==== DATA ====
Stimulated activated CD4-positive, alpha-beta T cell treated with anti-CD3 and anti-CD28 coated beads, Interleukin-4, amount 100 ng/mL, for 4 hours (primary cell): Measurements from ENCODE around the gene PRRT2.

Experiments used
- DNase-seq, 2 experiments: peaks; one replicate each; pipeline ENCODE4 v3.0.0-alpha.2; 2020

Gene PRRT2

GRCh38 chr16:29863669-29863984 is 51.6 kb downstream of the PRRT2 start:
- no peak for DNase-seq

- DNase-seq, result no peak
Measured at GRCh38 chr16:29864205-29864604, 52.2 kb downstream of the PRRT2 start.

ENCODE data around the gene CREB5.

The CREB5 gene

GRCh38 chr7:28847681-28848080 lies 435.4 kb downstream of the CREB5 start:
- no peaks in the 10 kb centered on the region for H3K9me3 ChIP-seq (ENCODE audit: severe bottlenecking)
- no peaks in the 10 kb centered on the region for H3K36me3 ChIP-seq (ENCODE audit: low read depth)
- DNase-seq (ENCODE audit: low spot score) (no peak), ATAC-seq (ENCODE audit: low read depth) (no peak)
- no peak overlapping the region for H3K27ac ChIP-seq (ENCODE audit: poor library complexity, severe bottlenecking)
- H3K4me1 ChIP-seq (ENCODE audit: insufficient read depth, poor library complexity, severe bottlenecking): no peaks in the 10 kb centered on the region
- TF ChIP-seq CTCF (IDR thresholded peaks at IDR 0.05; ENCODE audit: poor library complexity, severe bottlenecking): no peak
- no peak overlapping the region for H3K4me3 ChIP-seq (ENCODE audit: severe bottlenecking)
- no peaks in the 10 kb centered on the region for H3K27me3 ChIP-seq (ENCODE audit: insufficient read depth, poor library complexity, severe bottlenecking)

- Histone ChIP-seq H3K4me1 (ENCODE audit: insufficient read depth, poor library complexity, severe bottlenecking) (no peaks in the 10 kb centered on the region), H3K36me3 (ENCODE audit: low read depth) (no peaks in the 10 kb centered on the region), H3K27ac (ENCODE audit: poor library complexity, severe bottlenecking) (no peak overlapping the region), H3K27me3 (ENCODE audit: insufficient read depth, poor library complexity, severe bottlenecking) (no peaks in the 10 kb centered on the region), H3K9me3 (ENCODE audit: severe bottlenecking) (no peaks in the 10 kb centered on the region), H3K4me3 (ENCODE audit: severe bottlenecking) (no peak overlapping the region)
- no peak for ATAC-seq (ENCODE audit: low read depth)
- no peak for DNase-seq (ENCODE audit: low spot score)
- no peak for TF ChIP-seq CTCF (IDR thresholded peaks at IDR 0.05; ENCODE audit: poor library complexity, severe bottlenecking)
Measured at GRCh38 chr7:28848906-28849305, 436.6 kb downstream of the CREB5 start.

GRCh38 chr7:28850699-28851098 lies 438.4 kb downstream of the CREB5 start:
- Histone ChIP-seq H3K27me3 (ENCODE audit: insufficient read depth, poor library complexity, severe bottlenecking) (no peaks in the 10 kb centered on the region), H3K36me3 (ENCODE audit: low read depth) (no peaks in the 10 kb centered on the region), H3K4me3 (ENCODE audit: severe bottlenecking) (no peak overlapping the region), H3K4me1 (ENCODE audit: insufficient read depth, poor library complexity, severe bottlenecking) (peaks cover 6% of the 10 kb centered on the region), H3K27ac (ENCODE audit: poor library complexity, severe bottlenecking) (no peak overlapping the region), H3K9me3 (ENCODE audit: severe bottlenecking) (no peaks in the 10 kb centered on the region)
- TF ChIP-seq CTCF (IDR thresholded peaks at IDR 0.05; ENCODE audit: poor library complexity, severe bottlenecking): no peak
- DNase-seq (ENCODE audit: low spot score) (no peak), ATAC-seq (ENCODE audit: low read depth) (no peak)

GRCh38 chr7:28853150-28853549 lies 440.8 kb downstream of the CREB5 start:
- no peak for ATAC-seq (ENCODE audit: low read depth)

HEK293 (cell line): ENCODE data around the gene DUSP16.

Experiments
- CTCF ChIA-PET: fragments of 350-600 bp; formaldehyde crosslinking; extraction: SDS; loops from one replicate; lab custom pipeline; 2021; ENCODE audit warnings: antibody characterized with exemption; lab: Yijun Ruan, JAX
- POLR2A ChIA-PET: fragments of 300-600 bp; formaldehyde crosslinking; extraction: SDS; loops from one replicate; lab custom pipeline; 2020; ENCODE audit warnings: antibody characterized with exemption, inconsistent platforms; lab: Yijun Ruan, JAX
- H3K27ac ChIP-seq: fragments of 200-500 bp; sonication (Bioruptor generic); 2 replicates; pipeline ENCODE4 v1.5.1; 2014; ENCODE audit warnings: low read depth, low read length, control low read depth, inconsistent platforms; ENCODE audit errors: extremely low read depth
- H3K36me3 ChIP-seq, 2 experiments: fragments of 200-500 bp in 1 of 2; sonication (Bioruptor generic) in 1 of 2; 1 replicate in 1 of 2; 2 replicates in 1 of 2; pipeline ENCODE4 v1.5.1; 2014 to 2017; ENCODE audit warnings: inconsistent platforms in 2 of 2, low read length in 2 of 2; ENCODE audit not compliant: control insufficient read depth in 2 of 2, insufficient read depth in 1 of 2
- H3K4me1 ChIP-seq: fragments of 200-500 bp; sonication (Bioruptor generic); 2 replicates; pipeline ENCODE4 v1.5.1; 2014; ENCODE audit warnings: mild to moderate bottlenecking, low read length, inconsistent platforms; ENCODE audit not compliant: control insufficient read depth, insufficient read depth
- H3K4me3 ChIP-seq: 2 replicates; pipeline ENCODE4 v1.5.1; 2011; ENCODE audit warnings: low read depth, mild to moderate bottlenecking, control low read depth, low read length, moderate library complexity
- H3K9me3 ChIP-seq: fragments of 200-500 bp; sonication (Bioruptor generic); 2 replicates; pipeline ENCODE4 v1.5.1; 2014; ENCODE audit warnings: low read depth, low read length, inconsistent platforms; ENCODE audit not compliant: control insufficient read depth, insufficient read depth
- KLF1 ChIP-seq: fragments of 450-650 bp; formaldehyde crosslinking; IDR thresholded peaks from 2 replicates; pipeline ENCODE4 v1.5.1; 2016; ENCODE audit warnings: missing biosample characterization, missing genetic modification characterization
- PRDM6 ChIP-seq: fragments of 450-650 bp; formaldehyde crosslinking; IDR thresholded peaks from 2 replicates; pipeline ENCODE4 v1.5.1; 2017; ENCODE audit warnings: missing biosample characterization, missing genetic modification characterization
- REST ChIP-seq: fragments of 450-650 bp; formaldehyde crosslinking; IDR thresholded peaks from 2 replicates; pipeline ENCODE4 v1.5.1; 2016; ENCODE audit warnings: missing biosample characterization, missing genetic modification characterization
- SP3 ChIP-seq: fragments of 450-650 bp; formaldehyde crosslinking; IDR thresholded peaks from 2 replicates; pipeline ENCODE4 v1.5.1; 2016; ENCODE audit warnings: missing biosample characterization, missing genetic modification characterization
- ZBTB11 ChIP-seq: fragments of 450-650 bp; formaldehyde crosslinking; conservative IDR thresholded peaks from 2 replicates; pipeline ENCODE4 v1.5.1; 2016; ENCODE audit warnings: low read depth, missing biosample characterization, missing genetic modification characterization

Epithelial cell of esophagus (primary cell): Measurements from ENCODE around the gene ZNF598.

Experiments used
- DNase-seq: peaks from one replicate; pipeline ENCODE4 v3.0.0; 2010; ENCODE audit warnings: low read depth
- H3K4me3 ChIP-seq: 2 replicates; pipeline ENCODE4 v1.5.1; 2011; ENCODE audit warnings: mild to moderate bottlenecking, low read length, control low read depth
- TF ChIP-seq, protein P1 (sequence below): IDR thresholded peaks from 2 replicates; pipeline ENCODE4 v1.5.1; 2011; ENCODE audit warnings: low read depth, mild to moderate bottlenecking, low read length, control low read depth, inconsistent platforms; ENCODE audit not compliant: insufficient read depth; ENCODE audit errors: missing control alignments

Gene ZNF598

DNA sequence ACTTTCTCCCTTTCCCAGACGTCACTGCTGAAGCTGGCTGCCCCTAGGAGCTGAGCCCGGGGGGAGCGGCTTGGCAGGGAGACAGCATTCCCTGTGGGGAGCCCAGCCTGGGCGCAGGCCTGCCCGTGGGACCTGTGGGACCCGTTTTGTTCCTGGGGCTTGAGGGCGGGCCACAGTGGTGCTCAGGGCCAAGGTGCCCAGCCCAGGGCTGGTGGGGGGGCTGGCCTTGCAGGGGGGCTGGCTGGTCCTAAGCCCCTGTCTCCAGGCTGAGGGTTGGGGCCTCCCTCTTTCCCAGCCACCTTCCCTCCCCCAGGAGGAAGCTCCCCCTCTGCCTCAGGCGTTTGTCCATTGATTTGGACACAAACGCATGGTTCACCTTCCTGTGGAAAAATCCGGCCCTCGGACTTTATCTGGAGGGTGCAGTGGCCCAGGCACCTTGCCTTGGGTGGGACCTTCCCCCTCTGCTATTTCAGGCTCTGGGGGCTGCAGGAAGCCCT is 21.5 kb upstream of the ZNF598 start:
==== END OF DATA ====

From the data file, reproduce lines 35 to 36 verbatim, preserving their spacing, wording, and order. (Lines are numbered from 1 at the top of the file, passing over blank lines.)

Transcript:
- H3K27ac ChIP-seq: fragments of 200-500 bp; sonication (Bioruptor generic); 2 replicates; pipeline ENCODE4 v1.5.1; 2014; ENCODE audit warnings: low read depth, low read length, control low read depth, inconsistent platforms; ENCODE audit errors: extremely low read depth
- H3K36me3 ChIP-seq, 2 experiments: fragments of 200-500 bp in 1 of 2; sonication (Bioruptor generic) in 1 of 2; 1 replicate in 1 of 2; 2 replicates in 1 of 2; pipeline ENCODE4 v1.5.1; 2014 to 2017; ENCODE audit warnings: inconsistent platforms in 2 of 2, low read length in 2 of 2; ENCODE audit not compliant: control insufficient read depth in 2 of 2, insufficient read depth in 1 of 2